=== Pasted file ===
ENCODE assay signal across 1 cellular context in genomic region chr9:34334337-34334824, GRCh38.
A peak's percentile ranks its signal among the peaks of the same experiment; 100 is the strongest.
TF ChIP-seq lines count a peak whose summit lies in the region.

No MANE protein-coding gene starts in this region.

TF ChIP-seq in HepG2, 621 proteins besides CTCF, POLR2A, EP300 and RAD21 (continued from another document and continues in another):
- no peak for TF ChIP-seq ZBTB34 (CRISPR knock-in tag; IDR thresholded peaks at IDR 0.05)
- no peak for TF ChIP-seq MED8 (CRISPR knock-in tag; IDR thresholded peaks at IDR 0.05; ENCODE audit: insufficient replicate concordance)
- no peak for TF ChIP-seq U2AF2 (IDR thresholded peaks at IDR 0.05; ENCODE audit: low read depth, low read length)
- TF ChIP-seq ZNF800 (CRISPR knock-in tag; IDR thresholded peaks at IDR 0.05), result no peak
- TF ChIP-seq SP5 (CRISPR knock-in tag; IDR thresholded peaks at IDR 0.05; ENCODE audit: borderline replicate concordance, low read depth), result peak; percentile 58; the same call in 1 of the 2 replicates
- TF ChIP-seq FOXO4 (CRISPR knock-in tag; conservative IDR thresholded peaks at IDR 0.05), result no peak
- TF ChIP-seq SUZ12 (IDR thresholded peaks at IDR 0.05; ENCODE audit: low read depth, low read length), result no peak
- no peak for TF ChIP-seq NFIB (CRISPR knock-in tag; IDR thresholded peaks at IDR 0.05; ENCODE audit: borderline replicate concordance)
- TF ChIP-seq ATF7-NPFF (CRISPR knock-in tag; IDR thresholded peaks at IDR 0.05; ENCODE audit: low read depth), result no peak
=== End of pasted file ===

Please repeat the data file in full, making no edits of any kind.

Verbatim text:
ENCODE assay signal across 1 cellular context in genomic region chr9:34334337-34334824, GRCh38.
A peak's percentile ranks its signal among the peaks of the same experiment; 100 is the strongest.
TF ChIP-seq lines count a peak whose summit lies in the region.

No MANE protein-coding gene starts in this region.

TF ChIP-seq in HepG2, 621 proteins besides CTCF, POLR2A, EP300 and RAD21 (continued from another document and continues in another):
- no peak for TF ChIP-seq ZBTB34 (CRISPR knock-in tag; IDR thresholded peaks at IDR 0.05)
- no peak for TF ChIP-seq MED8 (CRISPR knock-in tag; IDR thresholded peaks at IDR 0.05; ENCODE audit: insufficient replicate concordance)
- no peak for TF ChIP-seq U2AF2 (IDR thresholded peaks at IDR 0.05; ENCODE audit: low read depth, low read length)
- TF ChIP-seq ZNF800 (CRISPR knock-in tag; IDR thresholded peaks at IDR 0.05), result no peak
- TF ChIP-seq SP5 (CRISPR knock-in tag; IDR thresholded peaks at IDR 0.05; ENCODE audit: borderline replicate concordance, low read depth), result peak; percentile 58; the same call in 1 of the 2 replicates
- TF ChIP-seq FOXO4 (CRISPR knock-in tag; conservative IDR thresholded peaks at IDR 0.05), result no peak
- TF ChIP-seq SUZ12 (IDR thresholded peaks at IDR 0.05; ENCODE audit: low read depth, low read length), result no peak
- no peak for TF ChIP-seq NFIB (CRISPR knock-in tag; IDR thresholded peaks at IDR 0.05; ENCODE audit: borderline replicate concordance)
- TF ChIP-seq ATF7-NPFF (CRISPR knock-in tag; IDR thresholded peaks at IDR 0.05; ENCODE audit: low read depth), result no peak